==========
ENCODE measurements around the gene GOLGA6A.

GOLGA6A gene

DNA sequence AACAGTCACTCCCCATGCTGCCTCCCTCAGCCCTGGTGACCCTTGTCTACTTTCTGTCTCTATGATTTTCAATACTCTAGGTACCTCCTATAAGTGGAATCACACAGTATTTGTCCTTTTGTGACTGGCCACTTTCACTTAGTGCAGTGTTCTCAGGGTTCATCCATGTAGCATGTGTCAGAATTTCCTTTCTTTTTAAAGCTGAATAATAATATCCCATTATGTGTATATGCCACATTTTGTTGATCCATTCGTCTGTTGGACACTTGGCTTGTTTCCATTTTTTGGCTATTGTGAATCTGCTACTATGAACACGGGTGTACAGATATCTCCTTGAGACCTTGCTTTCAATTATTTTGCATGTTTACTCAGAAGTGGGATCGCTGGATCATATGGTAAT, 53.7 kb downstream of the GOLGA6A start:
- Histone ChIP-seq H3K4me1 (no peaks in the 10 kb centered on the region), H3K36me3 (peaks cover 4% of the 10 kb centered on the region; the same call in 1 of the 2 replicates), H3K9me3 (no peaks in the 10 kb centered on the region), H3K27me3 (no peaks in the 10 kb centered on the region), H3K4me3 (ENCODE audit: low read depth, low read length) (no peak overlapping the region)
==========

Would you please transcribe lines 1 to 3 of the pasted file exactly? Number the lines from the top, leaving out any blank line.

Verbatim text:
ENCODE measurements around the gene GOLGA6A.

GOLGA6A gene

DNA sequence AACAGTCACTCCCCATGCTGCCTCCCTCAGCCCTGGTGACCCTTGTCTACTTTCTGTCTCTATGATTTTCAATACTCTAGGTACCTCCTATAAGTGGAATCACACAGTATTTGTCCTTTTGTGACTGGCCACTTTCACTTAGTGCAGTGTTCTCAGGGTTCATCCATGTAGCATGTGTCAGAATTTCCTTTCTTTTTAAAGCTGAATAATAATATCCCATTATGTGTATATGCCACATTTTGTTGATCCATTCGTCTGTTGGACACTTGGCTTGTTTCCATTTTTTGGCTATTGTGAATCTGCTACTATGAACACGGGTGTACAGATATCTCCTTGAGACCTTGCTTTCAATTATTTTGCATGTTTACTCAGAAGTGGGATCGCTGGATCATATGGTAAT, 53.7 kb downstream of the GOLGA6A start: